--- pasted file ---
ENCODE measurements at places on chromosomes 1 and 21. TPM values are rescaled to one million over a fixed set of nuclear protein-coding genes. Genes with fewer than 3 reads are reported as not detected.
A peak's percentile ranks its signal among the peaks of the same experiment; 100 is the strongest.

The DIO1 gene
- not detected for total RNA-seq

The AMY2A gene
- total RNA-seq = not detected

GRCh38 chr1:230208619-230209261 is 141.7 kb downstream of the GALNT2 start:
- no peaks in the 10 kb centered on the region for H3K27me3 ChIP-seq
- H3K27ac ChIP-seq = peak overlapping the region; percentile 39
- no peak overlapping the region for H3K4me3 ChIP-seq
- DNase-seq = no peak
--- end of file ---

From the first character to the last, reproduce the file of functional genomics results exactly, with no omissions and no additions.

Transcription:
ENCODE measurements at places on chromosomes 1 and 21. TPM values are rescaled to one million over a fixed set of nuclear protein-coding genes. Genes with fewer than 3 reads are reported as not detected.
A peak's percentile ranks its signal among the peaks of the same experiment; 100 is the strongest.

The DIO1 gene
- not detected for total RNA-seq

The AMY2A gene
- total RNA-seq = not detected

GRCh38 chr1:230208619-230209261 is 141.7 kb downstream of the GALNT2 start:
- no peaks in the 10 kb centered on the region for H3K27me3 ChIP-seq
- H3K27ac ChIP-seq = peak overlapping the region; percentile 39
- no peak overlapping the region for H3K4me3 ChIP-seq
- DNase-seq = no peak